I think when a guy looks at white pants he sees a 1980’s Don Johnson or 1980’s James Spader, or most likely an impractical purchase. Maybe he says, “Don’t you have white pants?” And you say, “Um, those are cropped, and from five years ago and now they fit weird anyway,” or “Yes, silly, but those have a cigarette cut, and these are flared, but not like an obnoxious flare,  just flared enough to make them perfect for wedges.” It is at this point, and you can see it in his face, when he becomes sorry he asked. This scenario may also be applied to black shoes.

When women look at white pants in early spring, they see the promise of what is to come:

Sunshine and patios and tossing your head back to laugh. You will live in a catalog and you will not be sad. You are not allowed to be sad in your white pants, unless of course, you just sat in gum, which totally happened to my mom at Sea World. Now in 2012, we know not to wear white pants to theme parks, and most especially water-themed theme parks.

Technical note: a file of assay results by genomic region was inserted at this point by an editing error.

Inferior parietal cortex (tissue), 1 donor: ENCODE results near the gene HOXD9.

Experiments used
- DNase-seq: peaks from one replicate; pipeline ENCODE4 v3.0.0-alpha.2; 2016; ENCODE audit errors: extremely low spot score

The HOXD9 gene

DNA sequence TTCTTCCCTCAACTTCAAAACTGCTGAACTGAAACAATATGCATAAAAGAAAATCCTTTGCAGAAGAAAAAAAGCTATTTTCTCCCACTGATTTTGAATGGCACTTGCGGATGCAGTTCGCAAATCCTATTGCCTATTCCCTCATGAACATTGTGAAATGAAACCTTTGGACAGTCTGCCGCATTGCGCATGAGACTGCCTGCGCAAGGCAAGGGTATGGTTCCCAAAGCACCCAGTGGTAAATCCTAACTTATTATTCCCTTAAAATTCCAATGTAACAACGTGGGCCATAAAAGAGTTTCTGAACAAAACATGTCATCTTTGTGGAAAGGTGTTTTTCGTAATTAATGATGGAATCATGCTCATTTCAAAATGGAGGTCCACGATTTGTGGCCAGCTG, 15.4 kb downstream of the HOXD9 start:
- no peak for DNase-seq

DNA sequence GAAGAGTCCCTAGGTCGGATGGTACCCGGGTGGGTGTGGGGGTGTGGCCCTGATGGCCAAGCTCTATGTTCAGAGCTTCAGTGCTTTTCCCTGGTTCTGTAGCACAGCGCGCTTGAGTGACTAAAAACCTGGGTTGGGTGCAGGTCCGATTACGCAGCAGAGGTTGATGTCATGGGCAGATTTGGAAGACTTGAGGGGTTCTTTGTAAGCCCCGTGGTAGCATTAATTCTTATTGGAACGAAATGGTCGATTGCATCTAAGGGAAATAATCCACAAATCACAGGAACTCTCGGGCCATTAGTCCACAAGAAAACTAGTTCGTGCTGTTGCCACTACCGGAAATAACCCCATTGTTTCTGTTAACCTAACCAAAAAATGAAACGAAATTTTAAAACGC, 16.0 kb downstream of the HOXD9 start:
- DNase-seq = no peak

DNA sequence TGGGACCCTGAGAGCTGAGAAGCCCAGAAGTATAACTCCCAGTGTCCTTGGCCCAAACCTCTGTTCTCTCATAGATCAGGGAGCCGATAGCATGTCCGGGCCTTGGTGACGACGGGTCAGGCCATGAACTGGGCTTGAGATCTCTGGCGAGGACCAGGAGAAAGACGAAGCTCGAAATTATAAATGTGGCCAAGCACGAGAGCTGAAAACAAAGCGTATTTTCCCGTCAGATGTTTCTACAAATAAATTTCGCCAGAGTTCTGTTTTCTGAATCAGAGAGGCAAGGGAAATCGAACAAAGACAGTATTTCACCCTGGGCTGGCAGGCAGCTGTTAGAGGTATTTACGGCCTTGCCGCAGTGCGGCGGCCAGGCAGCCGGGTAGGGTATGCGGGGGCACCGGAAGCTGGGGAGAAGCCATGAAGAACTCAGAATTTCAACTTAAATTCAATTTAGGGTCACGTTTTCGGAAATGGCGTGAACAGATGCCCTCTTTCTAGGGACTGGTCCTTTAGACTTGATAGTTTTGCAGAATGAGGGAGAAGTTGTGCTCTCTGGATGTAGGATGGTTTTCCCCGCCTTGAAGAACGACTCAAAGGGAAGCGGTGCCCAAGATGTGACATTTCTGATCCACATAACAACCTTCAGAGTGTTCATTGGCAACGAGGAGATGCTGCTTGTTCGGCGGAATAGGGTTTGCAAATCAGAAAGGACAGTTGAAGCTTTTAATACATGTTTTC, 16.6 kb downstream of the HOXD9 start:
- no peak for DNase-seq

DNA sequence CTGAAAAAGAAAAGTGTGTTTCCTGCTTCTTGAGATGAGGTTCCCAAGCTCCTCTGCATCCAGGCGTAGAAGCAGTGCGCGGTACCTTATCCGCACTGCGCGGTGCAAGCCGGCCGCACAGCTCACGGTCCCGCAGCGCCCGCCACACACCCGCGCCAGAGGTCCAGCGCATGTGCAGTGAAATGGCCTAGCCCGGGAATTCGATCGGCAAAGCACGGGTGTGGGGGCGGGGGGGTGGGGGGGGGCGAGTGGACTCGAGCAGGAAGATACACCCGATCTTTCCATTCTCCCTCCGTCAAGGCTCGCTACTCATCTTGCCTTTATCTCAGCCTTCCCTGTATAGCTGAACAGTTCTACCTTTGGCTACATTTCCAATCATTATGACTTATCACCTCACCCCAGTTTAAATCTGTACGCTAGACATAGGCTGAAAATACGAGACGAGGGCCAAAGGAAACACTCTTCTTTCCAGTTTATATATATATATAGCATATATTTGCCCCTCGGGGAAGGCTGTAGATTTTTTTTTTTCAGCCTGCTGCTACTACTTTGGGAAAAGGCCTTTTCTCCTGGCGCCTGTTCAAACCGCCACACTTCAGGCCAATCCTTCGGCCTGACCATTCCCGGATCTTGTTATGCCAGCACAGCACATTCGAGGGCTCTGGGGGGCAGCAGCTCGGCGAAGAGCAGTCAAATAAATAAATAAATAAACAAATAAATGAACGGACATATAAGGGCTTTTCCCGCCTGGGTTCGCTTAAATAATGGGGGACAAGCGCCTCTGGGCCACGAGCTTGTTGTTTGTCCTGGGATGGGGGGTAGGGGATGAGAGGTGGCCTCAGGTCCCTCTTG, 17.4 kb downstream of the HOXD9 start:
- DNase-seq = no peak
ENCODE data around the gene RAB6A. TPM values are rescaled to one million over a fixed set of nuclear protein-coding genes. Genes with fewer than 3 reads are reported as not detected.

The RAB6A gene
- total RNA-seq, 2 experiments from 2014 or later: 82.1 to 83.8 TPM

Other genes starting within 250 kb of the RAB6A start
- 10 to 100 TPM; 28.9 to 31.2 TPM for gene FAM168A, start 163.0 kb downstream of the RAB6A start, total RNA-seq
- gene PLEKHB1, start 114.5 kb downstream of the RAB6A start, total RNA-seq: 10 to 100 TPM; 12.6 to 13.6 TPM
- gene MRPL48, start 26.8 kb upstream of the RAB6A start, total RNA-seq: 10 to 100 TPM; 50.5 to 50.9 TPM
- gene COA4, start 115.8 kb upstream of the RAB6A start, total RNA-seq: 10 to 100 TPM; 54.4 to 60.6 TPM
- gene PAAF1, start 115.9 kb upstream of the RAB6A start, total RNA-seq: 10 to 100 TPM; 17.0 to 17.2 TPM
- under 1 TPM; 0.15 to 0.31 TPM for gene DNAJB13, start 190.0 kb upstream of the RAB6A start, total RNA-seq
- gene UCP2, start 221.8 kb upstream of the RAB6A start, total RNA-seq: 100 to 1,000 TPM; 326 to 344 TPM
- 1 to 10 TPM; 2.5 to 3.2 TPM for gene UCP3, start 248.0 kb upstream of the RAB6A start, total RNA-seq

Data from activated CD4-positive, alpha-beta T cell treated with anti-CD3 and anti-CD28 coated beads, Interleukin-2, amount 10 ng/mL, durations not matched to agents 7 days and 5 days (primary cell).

I’m going to eat brunch in those pants, but not just any brunch, it will be brunch with a view of the sea! I’m going to catch up with an old friend while wearing those pants and drinking a white wine spritzer (Yes, they still exist! And they are surprisingly refreshing! And if you were to spill, it’s got spritzer right in it, so it will probably not stain – so practical and smart. Somebody should pin that.)

My new white pants, with just the right amount of flare, are currently hanging like a decoration in my room, representing the pristine hope of spring. Nobody has touched them with potato chip hands, or dribbled iced tea on them. No animal has rubbed on them in a friendly greeting. I have yet to sit in something green or sticky while wearing them.